Although when I arrived it looked like this:
I lived in intentional community with this lovely bunch of interesting and inspiring soul seekers:
Together we observed and experienced the transition of season from spring to summer, spending our days out in the field learning to grow organic food, preparing beds, laying out irrigation, seeding, transplanting, harvesting, weeding, mulching, pulling up dead trees, planting new ones, carrying out any task which needed to be done. We took on the farm chores; looking after and milking the goats, taking out the compost, caring for the chickens, opening and closing the sides of the high (חי) tunnels. None of us had done much – or in most cases (mine) any – farming before but we learnt quickly by doing.
Every weekday morning we began the day with ‘Avodat Lev’ (‘Work of the Heart’) from 6 to 7am. With a structure inspired by the Shacharit morning prayer service, it was an hour of singing, meditation, movement, music and whatever else the person leading decided to include. Initially the staff and apprentices lead and after a few weeks we began to lead them as well. It was a beautiful, grounding and connecting way to start the day which I loved and miss. I hope to bring this practice into my life back in the UK and – amazingly, to me – so long as I can find some folks who are interested, I feel able. I grew up in a United Synagogue Shul, never lead any prayer (I am a woman) and have always felt pretty alienated from services. After a month at Adamah, I lead Avodat Lev and then twice more before I left.
When leading, we were empowered and supported to design and experiment, to make it our own. We learnt and sung many chants comprised of segments from the Shacharit service, other songs were in english, some were songs people had written themselves or learned from friends. We heard poetry, tried different meditation techniques, wrote, walked, danced, went on a couple of spirit journeys. Often we were outside by the lake, around a fire, watching the mist rise from the lake, hearing the early morning sounds of nature and adding to it our song:
We learnt about where food comes from and what goes into creating it; vegetables, fruit and meat. Each year on the farm goats and chickens are slaughtered for food. All of the male goats that were born whilst I was on the farm will be raised and then slaughtered later this year, as is the case with the majority of baby boys born to dairy animals. My cohort participated in a day when nine of the chickens were slaughtered by a shochet. We had challenging conversations about the ethics of raising and eating animals. What is our responsibility as citizens of the world and as Jews to make sure we eat ethically? Can this include eating meat? Is it Kosher to eat factory farmed animals? How much do we even know of where and how kosher animals are raised and slaughtered?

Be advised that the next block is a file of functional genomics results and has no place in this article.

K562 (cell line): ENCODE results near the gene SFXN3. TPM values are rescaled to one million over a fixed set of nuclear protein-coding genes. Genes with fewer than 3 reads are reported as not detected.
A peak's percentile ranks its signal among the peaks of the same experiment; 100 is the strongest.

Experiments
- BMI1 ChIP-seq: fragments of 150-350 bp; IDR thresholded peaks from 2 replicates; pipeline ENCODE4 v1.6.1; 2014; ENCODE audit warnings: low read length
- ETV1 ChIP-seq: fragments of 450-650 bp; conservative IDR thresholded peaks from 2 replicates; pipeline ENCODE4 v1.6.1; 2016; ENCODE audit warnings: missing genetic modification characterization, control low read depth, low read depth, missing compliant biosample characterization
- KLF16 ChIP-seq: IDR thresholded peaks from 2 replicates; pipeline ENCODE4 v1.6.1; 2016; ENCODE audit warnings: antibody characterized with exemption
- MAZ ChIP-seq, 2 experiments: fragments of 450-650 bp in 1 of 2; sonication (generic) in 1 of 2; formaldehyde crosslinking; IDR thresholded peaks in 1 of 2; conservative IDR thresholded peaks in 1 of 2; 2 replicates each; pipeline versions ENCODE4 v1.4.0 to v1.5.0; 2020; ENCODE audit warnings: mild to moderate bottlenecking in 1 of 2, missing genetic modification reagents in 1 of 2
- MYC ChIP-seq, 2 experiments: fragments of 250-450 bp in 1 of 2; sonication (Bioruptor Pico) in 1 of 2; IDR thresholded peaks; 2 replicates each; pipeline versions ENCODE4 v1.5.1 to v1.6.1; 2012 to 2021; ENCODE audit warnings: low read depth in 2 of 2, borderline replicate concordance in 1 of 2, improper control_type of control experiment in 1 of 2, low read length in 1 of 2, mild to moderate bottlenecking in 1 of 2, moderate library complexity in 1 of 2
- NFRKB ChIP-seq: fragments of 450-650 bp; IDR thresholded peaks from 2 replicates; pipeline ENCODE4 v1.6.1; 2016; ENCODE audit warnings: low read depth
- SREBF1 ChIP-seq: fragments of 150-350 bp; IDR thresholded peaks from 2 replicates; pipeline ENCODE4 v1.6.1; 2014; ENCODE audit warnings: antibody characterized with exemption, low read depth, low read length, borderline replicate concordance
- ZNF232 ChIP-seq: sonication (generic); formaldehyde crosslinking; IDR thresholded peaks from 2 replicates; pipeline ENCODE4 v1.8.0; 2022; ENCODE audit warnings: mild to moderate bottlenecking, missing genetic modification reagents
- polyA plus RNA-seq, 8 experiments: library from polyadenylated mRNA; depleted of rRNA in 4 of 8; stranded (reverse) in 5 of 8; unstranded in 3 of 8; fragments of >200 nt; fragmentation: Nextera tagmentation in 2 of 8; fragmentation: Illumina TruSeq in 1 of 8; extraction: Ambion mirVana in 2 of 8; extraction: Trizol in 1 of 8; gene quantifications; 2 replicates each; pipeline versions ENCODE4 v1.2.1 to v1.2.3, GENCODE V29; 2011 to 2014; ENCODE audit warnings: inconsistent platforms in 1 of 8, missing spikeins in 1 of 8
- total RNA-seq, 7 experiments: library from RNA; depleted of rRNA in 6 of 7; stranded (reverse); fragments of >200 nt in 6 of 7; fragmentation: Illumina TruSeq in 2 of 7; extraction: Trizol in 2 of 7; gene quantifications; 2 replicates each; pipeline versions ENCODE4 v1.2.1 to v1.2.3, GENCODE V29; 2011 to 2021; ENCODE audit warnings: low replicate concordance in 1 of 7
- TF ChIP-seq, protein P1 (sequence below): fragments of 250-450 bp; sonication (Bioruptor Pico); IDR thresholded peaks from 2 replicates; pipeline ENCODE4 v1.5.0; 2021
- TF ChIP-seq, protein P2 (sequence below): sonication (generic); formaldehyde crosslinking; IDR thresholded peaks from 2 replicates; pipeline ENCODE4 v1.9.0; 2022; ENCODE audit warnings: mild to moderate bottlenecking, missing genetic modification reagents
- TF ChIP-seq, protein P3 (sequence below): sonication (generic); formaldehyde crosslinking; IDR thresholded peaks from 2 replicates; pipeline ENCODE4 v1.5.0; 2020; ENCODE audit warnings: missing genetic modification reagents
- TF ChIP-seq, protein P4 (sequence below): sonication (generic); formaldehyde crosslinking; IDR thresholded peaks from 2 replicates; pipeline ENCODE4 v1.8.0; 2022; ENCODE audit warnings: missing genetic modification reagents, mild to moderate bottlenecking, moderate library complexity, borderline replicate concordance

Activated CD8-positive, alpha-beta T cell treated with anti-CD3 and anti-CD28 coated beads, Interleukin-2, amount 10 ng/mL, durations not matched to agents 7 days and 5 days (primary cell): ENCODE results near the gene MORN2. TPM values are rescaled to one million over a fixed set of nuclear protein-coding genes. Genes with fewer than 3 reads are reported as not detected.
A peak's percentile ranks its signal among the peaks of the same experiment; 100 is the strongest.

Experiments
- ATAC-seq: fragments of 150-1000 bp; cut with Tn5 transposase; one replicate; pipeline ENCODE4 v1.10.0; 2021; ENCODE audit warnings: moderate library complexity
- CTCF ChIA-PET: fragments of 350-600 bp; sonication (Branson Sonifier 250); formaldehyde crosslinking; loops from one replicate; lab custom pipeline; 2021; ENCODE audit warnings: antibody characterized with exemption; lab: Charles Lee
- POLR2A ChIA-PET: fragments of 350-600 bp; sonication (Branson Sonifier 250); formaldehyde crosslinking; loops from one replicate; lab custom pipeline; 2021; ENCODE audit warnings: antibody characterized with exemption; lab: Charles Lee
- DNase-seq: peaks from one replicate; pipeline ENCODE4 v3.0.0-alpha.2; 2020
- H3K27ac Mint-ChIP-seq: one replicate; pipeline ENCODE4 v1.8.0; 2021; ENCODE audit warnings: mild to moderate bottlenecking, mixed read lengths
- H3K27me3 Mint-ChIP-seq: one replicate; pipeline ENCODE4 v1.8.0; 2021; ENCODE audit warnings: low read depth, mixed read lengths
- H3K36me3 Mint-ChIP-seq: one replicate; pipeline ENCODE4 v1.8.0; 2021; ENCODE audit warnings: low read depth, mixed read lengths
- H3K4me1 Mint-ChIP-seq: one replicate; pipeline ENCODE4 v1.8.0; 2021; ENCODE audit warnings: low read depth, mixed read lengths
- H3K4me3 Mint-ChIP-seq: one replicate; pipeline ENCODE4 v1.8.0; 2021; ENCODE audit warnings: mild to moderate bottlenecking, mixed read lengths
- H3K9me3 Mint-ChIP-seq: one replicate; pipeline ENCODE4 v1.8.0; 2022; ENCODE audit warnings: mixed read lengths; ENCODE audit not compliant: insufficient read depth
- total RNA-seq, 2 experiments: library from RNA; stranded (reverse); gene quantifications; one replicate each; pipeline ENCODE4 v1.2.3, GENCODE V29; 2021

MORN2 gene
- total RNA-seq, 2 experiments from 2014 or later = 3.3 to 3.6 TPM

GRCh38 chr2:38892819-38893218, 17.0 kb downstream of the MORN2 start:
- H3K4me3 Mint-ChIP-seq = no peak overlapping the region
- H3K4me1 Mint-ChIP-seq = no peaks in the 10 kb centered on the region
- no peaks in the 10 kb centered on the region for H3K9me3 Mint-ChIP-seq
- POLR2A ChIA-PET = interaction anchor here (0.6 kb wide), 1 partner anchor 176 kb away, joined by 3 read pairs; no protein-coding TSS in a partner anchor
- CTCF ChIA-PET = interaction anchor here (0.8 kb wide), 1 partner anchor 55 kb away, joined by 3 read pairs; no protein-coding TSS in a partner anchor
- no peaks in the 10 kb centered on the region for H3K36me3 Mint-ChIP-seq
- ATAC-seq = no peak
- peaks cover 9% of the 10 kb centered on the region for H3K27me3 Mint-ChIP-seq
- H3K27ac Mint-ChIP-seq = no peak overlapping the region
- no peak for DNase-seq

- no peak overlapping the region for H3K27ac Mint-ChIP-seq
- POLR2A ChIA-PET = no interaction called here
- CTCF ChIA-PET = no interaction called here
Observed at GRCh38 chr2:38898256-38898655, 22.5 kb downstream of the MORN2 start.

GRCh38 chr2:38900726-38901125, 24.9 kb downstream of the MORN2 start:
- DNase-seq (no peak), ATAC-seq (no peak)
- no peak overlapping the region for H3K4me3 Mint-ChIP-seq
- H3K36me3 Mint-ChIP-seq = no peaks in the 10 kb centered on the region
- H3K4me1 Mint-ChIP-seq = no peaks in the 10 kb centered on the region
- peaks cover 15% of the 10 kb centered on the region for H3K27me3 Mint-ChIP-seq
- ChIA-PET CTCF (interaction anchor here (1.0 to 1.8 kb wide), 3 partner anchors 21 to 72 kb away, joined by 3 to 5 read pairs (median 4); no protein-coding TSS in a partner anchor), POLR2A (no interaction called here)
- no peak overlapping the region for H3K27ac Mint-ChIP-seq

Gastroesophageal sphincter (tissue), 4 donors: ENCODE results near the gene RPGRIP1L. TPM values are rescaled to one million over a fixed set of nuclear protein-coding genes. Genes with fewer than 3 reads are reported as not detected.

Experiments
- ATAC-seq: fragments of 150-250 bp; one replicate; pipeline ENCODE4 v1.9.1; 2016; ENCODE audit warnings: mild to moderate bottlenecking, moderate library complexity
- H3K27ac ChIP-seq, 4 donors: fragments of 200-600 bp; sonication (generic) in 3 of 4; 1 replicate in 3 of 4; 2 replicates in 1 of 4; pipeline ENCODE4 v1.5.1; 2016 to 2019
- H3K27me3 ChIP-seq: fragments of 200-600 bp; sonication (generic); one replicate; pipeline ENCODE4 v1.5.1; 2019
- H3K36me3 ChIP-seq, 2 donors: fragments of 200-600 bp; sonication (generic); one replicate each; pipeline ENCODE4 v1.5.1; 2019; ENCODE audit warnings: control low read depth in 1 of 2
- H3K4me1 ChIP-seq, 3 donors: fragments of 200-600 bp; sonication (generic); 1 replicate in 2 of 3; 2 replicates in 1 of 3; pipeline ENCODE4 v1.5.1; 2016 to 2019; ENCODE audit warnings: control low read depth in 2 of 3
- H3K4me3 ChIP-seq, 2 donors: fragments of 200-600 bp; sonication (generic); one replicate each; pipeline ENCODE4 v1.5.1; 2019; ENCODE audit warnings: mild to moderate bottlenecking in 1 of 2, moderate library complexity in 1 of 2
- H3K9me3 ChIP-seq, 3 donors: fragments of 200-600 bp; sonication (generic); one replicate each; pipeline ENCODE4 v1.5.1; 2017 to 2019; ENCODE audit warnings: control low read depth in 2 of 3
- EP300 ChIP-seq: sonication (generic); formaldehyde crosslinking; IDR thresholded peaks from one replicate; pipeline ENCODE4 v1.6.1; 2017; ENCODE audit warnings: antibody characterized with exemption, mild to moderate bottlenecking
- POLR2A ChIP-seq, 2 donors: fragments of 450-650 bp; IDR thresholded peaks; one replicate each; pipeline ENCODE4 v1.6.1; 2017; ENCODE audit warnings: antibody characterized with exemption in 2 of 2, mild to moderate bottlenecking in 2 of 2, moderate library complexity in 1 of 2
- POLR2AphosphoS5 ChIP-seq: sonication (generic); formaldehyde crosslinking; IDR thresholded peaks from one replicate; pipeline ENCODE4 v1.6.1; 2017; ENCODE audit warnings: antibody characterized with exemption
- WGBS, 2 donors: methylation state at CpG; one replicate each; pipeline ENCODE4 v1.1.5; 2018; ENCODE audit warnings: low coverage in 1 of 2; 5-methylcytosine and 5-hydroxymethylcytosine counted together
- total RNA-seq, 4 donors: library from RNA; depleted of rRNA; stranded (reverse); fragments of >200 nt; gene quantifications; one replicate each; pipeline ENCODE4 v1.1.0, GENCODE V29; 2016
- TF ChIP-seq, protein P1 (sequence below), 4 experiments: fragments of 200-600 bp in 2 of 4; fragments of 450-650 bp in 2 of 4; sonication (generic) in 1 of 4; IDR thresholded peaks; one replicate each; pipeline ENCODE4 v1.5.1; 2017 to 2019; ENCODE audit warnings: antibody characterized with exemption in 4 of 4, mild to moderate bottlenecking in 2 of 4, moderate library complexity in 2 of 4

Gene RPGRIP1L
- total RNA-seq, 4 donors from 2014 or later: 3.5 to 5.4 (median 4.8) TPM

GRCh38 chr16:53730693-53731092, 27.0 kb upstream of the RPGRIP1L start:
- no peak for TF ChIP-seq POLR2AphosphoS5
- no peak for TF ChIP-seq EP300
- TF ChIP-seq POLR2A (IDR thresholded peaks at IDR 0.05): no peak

Most days presented new challenging and important questions of some sort. Almost every day during the week we had two classes. We learnt about different approaches to agriculture and environmentalism, food and social justice, Jewish approaches to environmentalism, composting, pickling, cheese making, seed saving, community intention setting, active listening, non-violent communication, oppression and more.
Our days were long and full, deep and rich. It was inspiring to live in such close relationship with the land, with each other and, in our own evolving ways, with Judaism. We celebrated Pesach and Shavuot, mikvahed in the Housitanic River (supposedly the most Mikvahed river in North America…) before bringing in Shabbat, sung together for Havdallah and once performed Kiddush Levanah (the Jewish ritual for the new moon).
Using a wagon-like thing, we pulled compost from the dining hall up the hill to the newest pile of compost in the compost yard and from the oldest pile we took compost that was ready to spread on the field. The peas we planted as seeds on our first day, we harvested on our last. We saw things live and things die and from death come life.
It was amazing to watch and feel so a part of the cycles of life; to see and feel our place as humans as inexorably connected to, and interdependent with the world around us. We learnt about our responsibility and ability to have a positive impact on our environment (human and other) and how Judaism, an earth based religion, calls for this.
It was refreshing to be around a group of people, all of whom were actively looking to grow and learn, to figure out how to build meaningful lives. We shared our thoughts, hopes, dreams and fears. We played, laughed, danced, cried, ate and grew together. I am incredibly grateful for this experience, to be a member of the Adamah Alumni community and very excited that we are about to start building a place for something like it this side of the pond.
By Deana Gershuny
Click if you want more information on Adamah, the farm fellowship Deana attended.